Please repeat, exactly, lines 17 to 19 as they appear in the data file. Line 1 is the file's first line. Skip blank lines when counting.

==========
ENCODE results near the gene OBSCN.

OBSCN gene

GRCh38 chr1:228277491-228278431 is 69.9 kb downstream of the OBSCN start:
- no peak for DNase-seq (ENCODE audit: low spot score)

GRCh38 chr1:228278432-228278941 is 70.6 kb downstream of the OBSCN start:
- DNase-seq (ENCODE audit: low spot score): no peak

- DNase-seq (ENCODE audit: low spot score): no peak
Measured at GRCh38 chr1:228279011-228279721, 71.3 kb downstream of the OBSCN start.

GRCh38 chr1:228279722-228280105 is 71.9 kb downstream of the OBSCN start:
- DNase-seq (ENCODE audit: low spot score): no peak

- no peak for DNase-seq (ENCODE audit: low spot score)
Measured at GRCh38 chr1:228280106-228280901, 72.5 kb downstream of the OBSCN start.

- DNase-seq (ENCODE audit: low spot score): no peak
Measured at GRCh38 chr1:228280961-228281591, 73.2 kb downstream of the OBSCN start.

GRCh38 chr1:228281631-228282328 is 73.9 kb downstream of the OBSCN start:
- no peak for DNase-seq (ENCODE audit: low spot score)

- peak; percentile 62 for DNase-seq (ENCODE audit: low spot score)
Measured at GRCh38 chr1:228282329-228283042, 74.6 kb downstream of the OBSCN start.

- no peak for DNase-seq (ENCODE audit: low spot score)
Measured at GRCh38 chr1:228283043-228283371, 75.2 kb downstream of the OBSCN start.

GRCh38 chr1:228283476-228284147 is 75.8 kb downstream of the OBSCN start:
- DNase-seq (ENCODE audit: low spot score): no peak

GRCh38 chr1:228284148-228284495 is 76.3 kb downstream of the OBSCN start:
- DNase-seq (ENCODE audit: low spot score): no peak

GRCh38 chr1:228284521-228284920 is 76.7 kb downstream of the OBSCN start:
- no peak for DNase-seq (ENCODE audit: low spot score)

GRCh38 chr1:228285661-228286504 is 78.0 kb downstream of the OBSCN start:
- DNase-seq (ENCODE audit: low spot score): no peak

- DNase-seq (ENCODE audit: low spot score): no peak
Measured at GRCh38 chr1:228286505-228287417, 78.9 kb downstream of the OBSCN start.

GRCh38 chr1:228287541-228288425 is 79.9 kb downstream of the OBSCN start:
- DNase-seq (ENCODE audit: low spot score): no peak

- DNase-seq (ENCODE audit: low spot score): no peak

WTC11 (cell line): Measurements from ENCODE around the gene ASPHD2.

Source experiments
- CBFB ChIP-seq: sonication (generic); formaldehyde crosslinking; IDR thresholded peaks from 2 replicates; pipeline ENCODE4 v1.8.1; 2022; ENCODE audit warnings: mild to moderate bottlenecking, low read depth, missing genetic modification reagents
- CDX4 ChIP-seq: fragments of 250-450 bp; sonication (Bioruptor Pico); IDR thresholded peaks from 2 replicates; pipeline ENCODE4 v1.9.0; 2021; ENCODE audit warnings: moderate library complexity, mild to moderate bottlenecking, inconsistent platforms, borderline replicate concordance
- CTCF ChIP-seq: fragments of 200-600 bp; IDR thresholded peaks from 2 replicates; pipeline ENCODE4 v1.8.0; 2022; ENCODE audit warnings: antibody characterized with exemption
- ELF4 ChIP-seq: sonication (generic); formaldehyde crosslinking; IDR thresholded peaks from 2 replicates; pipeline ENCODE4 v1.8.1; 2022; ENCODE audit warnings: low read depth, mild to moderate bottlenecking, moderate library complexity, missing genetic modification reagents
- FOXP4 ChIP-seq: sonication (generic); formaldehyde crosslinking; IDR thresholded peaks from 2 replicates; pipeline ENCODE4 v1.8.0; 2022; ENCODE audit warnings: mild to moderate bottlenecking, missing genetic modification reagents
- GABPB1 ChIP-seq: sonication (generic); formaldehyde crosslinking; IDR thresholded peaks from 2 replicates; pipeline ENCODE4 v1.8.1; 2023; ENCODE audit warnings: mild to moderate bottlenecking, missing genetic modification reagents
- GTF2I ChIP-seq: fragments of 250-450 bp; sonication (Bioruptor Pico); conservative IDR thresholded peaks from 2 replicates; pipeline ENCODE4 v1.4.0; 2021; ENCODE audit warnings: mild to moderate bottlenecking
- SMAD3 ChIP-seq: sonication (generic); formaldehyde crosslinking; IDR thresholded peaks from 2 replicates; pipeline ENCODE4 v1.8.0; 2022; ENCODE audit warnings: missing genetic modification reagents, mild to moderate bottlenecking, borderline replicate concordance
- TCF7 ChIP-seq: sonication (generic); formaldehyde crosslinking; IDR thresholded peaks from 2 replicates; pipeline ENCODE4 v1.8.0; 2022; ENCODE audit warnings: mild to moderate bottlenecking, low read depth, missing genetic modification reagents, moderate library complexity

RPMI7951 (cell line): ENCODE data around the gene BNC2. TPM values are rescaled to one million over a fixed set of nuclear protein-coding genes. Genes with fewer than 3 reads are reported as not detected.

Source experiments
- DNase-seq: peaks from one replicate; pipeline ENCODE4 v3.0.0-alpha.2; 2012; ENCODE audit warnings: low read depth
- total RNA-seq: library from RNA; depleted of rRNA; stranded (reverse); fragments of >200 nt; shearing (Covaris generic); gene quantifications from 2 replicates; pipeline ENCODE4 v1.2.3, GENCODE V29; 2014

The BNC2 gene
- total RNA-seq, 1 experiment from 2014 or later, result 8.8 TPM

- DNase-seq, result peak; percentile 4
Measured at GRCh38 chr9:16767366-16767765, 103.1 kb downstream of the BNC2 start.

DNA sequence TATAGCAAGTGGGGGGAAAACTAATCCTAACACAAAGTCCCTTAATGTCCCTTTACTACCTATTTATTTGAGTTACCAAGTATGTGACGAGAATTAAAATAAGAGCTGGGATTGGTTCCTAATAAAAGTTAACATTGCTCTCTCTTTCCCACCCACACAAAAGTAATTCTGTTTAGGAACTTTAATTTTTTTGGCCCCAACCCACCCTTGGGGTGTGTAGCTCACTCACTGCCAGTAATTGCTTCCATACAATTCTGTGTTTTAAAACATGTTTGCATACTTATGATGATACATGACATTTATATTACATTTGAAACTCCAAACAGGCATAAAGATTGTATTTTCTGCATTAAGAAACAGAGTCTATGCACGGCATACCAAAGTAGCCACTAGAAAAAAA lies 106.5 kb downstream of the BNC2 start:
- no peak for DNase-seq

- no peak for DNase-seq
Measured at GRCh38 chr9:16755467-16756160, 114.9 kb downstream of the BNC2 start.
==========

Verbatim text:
- peak; percentile 62 for DNase-seq (ENCODE audit: low spot score)
Measured at GRCh38 chr1:228282329-228283042, 74.6 kb downstream of the OBSCN start.

- no peak for DNase-seq (ENCODE audit: low spot score)